A massive outflow of foreign funds worth Rs 3,475.29 crore from India's domestic stock markets -- S&P BSE Sensex and NSE Nifty50 -- on Thursday led to the biggest ever single day fall on the two indices.
According to market observers, Thursday's fall was the largest ever on absolute points basis, when Sensex fell by 2,919.26 points or 8.18 per cent to 32,778.14 and Nifty50 declined by 868.25 points or 8.30 per cent to 9,590.15.
In the day's trade all stocks on Nifty50 and BSE Sensex ended in the red, along with all the sectoral indices hit their 52-week lows.
Sector-wise, PSU bank was the biggest loser, down 13 per cent while pharma, media and realty were down 10 per cent.
Moreover, India volatility index surged 30 per cent to 41, highest level at least since 2009. Even oil prices extended losses, with Brent crude at $34 per barrel, down 6 per cent.
Analysts have cited the relentless selling by FIIs since February 24 as the main reason for the colossal downfall.
Since February 24 or 13 trade sessions, the FIIs have pulled out funds worth Rs 35,675 crore.
"Today the Indian markets fell more than the other Asian markets. This could reflect higher selling by FPIs amidst huge volumes in the markets," said Deepak Jasani, Head of Retail Research, HDFC Securities.
"Relative valuation, FPI ownership and liquidity in the markets may have resulted in Indian markets underperforming other Asian markets today. Markets opened with a downgap, made one long attempt to recover from the lows but failed."
Furthermore, Jasani said that global recession risk is rising and the markets do not seem to be pricing that in fully.
"January was the third month in a row that the three-month measure of UK GDP showed zero growth, the weakest such run since the middle of 2009," Jasani said.
Meanwhile, Vinod Nair, Head of Research at Geojit Financial Services said: "Recession fears increased after WHO declared coronavirus a pandemic which forced investors to sell off risky assets. Fresh travel bans across nations is contributing to the fears that economic impact will be much larger than earlier estimates."
"RBI is expected to cut interest rate and announce additional liquidity before the scheduled meeting which is due next month".
According to Siddhartha Khemka, Head - Retail Research, Motilal Oswal Financial Services: "Markets may not recover in a hurry and any bounce in the market could be sold into. In such times of global volatility, retail investors should keep calm and not panic."
"Long term investors with good quality stocks should hold on to their portfolios and see through the current storm. Even in the past we have seen many major economic issues impacting the market, however we have recovered from most of them over a period of time."
"Technically, Nifty has formed a big bearish candle on daily chart and RSI oscillator dug further into oversold territory. It has been making lower top - lower bottom from last four weeks and seen a correction of around 1,900 points in just five trading sessions. The immediate support for Nifty is now placed at 9,100 and then 8,970 levels; while major resistance is at 10,000 levels".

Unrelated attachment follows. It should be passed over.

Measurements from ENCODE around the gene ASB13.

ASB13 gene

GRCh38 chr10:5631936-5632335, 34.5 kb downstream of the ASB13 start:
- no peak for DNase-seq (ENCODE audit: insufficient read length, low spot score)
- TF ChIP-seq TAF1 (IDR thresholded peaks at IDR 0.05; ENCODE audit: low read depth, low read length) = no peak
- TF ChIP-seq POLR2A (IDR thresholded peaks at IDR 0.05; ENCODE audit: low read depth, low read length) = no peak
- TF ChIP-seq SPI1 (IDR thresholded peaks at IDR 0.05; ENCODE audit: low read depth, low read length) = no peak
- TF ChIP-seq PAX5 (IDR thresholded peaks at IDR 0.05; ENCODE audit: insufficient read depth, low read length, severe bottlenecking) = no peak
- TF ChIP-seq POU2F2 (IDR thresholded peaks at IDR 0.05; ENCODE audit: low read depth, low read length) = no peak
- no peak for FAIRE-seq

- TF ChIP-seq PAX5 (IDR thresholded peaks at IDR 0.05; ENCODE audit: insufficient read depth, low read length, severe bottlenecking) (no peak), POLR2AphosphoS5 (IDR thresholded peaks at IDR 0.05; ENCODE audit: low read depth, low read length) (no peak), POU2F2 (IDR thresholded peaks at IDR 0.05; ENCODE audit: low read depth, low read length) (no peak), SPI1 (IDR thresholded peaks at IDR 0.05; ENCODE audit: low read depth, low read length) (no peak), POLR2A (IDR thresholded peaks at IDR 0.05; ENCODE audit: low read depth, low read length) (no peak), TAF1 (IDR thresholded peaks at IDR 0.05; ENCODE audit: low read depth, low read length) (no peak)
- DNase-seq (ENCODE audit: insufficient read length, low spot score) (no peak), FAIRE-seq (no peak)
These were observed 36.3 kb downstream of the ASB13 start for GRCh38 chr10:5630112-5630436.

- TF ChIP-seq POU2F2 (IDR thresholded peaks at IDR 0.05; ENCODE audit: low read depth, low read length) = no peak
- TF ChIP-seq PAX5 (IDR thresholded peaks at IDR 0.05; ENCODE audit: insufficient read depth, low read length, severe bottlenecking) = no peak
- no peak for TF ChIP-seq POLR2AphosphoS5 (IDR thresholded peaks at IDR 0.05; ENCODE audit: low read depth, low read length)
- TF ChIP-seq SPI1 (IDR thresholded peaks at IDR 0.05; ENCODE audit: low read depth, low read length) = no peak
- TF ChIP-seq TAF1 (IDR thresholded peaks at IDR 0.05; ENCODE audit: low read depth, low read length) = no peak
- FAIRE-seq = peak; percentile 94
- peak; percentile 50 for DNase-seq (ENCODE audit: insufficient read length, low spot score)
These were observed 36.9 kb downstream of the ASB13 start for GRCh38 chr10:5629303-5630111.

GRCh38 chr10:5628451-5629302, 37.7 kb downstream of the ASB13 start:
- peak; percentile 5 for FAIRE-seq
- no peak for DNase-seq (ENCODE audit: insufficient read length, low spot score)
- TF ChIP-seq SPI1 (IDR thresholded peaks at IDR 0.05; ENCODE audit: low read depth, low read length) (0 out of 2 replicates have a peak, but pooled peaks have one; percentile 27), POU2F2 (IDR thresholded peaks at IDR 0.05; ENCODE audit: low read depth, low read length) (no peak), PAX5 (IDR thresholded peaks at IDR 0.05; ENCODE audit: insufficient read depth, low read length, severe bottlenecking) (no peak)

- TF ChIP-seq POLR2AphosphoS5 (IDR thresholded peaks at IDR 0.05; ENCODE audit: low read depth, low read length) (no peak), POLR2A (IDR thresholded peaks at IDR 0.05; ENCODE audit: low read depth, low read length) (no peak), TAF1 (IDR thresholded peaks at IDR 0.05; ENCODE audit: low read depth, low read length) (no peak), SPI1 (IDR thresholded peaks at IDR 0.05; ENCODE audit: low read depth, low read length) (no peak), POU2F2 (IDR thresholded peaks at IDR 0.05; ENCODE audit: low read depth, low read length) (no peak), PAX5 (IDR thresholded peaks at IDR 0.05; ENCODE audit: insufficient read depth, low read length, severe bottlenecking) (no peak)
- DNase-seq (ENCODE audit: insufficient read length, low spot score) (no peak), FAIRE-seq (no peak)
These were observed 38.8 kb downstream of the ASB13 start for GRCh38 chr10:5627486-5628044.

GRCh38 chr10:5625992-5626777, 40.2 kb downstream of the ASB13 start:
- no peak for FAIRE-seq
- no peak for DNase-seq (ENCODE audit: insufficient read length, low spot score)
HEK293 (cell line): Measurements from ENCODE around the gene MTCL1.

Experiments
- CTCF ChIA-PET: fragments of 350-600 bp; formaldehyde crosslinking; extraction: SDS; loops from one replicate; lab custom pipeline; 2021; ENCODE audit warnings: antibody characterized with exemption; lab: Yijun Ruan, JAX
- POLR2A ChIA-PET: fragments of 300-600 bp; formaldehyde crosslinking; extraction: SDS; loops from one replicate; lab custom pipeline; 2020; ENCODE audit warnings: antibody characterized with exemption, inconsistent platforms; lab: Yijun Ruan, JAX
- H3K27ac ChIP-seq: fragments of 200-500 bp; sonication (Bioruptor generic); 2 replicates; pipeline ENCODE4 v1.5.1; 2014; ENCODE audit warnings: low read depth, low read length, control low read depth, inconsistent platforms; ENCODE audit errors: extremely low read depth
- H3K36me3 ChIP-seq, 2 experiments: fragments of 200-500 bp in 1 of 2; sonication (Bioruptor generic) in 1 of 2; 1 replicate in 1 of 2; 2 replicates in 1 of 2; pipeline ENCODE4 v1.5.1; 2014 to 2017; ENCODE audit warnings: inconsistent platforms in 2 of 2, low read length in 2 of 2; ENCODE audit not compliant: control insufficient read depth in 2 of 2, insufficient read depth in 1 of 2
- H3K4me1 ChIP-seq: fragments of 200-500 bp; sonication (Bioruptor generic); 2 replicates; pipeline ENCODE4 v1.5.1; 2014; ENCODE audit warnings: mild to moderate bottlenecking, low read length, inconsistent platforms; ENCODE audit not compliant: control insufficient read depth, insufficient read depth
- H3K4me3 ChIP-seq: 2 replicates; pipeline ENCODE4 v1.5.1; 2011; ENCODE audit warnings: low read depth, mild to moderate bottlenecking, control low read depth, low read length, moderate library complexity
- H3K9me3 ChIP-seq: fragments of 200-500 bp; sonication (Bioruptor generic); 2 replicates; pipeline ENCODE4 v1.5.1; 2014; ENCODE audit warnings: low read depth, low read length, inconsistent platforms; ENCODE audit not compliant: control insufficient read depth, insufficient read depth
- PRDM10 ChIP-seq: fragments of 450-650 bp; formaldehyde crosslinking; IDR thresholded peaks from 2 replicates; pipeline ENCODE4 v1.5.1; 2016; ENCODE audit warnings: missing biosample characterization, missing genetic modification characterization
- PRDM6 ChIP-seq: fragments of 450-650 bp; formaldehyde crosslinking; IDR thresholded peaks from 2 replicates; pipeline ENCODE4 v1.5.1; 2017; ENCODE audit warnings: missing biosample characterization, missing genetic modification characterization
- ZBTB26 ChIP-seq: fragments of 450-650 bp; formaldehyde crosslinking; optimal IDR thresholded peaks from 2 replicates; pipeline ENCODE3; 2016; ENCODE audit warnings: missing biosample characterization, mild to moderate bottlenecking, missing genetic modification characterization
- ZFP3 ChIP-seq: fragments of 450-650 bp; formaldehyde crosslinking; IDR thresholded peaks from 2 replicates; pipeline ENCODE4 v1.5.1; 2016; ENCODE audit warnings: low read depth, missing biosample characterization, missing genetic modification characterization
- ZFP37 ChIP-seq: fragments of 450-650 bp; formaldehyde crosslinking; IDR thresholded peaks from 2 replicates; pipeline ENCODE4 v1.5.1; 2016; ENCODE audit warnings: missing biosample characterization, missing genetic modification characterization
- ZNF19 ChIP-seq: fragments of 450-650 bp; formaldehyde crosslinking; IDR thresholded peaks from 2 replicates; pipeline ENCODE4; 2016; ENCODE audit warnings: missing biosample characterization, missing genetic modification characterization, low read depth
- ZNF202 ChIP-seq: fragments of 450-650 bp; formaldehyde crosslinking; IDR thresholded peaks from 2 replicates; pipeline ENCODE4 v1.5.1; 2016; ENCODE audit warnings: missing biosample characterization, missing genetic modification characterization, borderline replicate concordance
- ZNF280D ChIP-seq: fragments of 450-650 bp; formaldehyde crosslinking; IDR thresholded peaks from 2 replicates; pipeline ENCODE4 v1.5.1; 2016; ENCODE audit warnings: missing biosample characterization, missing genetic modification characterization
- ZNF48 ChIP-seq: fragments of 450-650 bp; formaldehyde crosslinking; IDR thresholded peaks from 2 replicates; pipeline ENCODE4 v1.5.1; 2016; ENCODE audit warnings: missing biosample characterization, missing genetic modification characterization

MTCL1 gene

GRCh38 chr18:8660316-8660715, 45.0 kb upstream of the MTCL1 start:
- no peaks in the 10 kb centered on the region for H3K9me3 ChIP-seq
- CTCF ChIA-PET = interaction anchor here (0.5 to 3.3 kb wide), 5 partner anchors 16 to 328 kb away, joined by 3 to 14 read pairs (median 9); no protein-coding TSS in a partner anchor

Additionally, the Indian rupee touched a 17-month low of 74.22 per US dollar.
"Strength of the Government to fight the virus will be crucial as FIIs have poured out huge money from the Indian markets as is evident from the equity market which faltered closed to (-) 9 per cent," said Jateen Trivedi, Senior Research Analyst (Commodity & Currency) at LKP Securities.
"Rupee can see weakness towards 75 if the virus effects keeps it grip."
In terms of international markets in Europe and US too bore the brunt of recessionary fears through the day.
European indices like FTSE, CAC and DAX index slipped over 6 per cent each, while the MSCI All-Country World Index fell as much as 2.3 per cent, the lowest intraday level since January 2019.
"The gauge is 20 per cent below its record closing high of Feb 12. The sell-off has wiped out over $11 trillion in the index's capitalisation," Khemka said.
"European equities followed Asian stocks lower as investors fled risk assets amid concerns about the cost to earnings and global growth from the spreading coronavirus."
"US futures once again tumbling by the most allowed and a gauge of world stocks on course to enter a bear market. US Futures declined 1,231 points or 5 per cent."
Ever since coronavirus has taken serious turn by spreading in almost all parts of the globe, global markets have remained volatile. According to analyst data, while markets in US and UK have lost almost 26 per cent of its value in last one month, index in emerging markets such as Brazil has fallen by about 27 per cent.
Markets in other parts of the globe such as Canada, South Africa, Australia, South Korea have all fallen consistently in the last several sessions. Surprisingly, the reduced number of new coronavirus cases in China seems to have lifted the spirits there with markets gaining marginally lately.